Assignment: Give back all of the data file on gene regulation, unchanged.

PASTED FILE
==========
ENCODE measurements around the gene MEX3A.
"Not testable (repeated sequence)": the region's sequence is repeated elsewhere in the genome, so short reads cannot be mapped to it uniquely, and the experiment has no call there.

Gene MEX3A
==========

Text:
ENCODE measurements around the gene MEX3A.
"Not testable (repeated sequence)": the region's sequence is repeated elsewhere in the genome, so short reads cannot be mapped to it uniquely, and the experiment has no call there.

Gene MEX3A